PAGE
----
3. Some people just don’t give a crap. See below.

A Most Interesting Story
A man sat1 at2 a metro station in Washington DC and started to play the violin; it was a cold3 January morning. He played six Bach pieces4 for about 45 minutes. During that time, since it was rush hour, it was calculated that thousands of people5 went through the station, most of them on their way to work.
Three minutes went by and a middle aged man noticed there was musician playing. He slowed his pace and stopped for a few seconds6 and then hurried up to meet his schedule.  A minute later7 , the violinist received his first dollar tip: a woman threw the money in the till and without stopping continued to walk. A few minutes later, someone leaned against the wall to listen to him, but the man looked at his watch and started to walk again.8  Clearly he was late for work.9
The one who paid the most attention was a 3 year old boy.10 His mother tagged him along, hurried but the kid stopped to look at the violinist.11  Finally the mother pushed hard12 and the child continued to walk turning his head all the time. This action was repeated by several other children. All the parents, without exception, forced them to move on.
In the 45 minutes the musician played, only 6 people13  stopped and stayed for a while. About 20 gave him money but continued to walk their normal pace.  He collected $32. When he finished playing and silence took over, no one noticed it.14  No one applauded, nor was there any recognition.15
No one knew this but the violinist was Joshua Bell, one of the best musicians in the world. He played one of the most intricate pieces ever written with a violin worth 3.5 million dollars.
Two16 days before his playing in the subway, Joshua Bell sold out at a theater in Boston and the seats average $100.
This is a real story. Joshua Bell playing incognito in the metro station was organized by the Washington Post as part of an social experiment …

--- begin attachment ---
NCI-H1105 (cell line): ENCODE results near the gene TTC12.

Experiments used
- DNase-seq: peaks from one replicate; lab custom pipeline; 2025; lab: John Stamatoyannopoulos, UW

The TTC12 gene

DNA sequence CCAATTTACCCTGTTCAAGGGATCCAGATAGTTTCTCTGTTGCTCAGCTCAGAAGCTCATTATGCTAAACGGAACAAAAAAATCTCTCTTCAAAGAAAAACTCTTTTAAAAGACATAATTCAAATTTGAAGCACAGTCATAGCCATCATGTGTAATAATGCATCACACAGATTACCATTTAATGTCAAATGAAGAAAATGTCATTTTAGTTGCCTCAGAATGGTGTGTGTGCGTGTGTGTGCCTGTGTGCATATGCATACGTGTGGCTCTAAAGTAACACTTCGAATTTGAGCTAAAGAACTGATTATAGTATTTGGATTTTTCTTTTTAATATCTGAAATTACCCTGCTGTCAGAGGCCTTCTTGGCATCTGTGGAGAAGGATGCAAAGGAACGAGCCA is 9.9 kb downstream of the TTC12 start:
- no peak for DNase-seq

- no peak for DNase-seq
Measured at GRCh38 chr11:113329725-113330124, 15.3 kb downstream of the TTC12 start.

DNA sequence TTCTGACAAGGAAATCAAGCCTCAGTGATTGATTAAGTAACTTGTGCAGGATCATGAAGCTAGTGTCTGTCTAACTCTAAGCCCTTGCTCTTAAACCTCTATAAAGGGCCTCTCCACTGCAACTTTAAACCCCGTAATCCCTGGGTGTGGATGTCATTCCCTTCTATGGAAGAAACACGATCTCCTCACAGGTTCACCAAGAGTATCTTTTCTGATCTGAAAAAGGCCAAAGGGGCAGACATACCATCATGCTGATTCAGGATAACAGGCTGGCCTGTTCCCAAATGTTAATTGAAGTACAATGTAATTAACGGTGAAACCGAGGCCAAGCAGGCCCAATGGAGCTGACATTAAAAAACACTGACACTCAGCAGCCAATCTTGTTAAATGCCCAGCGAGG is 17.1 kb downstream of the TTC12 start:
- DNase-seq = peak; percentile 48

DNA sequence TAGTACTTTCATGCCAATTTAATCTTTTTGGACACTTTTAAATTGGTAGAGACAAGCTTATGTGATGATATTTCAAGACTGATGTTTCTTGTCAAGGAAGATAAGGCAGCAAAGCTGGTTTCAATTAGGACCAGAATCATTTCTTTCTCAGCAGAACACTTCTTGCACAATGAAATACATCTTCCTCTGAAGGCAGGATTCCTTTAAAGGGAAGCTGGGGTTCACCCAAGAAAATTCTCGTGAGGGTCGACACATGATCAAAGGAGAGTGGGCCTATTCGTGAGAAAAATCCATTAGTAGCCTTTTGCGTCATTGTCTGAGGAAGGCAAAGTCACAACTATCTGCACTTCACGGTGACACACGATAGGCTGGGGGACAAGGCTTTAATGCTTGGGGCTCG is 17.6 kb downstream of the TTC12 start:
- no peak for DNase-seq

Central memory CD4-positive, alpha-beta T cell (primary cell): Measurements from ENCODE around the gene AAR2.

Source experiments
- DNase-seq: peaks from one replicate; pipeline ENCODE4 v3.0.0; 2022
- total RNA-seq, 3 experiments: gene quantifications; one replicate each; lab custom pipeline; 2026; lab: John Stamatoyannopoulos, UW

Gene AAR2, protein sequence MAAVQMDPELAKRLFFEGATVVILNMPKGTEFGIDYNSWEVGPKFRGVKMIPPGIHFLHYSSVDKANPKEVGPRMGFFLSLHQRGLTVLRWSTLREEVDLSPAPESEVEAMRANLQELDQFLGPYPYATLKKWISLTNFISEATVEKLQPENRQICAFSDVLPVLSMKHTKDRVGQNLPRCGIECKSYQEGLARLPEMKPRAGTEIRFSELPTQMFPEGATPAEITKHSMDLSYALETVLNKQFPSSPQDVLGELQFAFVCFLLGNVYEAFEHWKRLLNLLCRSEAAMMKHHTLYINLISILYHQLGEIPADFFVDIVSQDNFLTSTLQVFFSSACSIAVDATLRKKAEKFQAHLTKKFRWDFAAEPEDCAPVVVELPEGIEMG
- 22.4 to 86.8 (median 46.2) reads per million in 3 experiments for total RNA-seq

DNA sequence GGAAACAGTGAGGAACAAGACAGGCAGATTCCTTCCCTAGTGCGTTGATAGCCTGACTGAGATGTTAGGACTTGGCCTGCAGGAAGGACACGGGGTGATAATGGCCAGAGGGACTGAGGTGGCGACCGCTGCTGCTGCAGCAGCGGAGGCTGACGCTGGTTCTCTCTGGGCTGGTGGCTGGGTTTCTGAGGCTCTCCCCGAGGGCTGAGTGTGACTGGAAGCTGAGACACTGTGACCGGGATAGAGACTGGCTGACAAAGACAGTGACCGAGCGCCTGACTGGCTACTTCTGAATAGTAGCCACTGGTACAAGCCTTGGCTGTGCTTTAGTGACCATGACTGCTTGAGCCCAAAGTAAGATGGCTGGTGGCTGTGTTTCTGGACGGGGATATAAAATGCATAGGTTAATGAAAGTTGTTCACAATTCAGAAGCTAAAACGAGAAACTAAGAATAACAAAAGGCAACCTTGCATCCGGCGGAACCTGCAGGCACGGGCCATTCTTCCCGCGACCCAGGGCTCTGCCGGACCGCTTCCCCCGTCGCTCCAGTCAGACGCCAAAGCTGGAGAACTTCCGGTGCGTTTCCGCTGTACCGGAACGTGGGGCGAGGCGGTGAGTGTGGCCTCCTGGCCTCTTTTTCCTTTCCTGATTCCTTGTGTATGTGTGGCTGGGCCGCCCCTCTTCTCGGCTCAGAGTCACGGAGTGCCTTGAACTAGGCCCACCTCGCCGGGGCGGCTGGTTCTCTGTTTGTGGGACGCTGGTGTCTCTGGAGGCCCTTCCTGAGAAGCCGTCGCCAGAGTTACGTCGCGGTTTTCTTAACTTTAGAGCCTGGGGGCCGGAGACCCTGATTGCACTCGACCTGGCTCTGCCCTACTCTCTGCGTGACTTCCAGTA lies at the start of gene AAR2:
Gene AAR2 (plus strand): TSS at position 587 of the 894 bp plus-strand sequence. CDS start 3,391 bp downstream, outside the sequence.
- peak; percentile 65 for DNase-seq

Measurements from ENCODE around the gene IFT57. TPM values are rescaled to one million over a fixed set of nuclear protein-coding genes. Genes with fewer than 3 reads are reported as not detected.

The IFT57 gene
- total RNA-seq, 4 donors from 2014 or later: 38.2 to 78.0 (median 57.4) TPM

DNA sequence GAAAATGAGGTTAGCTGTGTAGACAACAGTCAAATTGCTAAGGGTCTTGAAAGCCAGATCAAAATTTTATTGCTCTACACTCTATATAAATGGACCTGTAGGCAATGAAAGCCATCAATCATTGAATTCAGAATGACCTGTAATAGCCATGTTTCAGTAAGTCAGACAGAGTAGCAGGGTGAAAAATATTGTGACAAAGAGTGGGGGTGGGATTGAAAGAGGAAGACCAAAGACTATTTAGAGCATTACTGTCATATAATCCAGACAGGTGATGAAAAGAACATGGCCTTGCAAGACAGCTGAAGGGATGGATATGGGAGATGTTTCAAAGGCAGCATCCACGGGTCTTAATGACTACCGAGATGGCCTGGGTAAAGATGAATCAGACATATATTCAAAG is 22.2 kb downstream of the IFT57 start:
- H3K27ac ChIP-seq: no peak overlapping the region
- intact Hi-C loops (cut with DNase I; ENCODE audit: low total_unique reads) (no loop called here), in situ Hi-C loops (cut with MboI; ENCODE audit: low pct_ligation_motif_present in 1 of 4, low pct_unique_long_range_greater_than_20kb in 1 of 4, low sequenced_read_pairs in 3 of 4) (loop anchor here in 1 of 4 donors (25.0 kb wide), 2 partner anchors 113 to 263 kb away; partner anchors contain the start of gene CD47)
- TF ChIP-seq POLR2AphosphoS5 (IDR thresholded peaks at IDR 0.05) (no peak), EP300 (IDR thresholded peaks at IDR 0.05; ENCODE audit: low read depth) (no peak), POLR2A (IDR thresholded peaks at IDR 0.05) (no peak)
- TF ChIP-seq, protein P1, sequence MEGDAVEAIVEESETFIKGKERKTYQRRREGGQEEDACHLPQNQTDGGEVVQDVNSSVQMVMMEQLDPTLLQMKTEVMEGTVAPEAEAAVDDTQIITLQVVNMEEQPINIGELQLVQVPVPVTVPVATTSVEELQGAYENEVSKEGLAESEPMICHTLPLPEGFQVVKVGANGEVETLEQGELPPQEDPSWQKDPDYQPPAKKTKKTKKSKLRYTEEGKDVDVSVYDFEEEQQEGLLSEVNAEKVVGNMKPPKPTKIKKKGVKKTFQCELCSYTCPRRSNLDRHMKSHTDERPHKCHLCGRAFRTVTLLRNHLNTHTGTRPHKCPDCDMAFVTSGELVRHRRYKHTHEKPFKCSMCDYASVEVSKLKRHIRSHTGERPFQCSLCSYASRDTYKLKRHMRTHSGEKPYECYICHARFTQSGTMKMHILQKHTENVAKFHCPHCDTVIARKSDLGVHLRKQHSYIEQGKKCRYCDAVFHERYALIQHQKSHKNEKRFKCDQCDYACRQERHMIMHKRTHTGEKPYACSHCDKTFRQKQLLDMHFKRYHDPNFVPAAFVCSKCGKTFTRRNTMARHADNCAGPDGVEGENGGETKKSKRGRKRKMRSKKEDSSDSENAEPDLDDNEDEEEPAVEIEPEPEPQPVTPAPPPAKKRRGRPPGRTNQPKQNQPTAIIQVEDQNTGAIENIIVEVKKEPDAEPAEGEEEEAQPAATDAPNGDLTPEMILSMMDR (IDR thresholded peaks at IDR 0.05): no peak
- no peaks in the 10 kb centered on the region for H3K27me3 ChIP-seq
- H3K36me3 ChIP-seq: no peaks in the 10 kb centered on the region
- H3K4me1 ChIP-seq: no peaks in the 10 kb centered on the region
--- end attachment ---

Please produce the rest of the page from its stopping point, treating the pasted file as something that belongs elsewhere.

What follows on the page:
One of the possible conclusions from this experience could be: If we do not have a moment to stop and listen to one of the best musicians in the world playing the best music ever written, how many other things are we missing?

1. Joshua Bell never sat.  He stood the whole time.

2. He was not “at” the station.  He was in an arcade outside the station, which becomes important below.

3. It was cold, but that was irrelevant to his performance; this erroneously suggests he was playing outside in the cold, which has become part of the legend entirely due to this account.

4. Wrong. Two Bach pieces, one Massenet, one Schubert, one Ponce, and a sixth that escapes me at the moment, and I didn’t mention by name in the story. Mendelssohn, I think.

5. Not “thousands” or anywhere near. Exactly 1,097.

6. This first guy never stopped, even for a second. That was the point of including him. The story says he barely altered his gait, but did turn to notice a musician. He was the first to do so.

7. A half-minute, actually, but who’s counting?

8. Nope, this guy, John David Mortensen, stayed a full three minutes against the wall.

9. Nope. He got to work on time. That is why he left when he did.

10. Well, no, not hardly. Several people paid way more attention than the child, who watched for about three seconds; one man, John Picarello, stayed nine minutes.

11. Evan didn’t stop.  He wanted to, but his ma kept moving him along.

12. Evan was never “pushed hard,” or mistreated in any way. His mother simply kept him briskly moving, the way hurried mothers do.

13. Seven people, not six, but who’s counting?

14. As the story says, one woman definitely noticed it. Right at the end. She recognized Bell, watched the last two minutes of his performance, then went up to him to say hello.

15. See above. There was definitely recognition.

16. Three days, not two, but who’s counting?

I realize some of the above are small, but all of them are just phenomenally lazy. Avoidable by four minutes of work.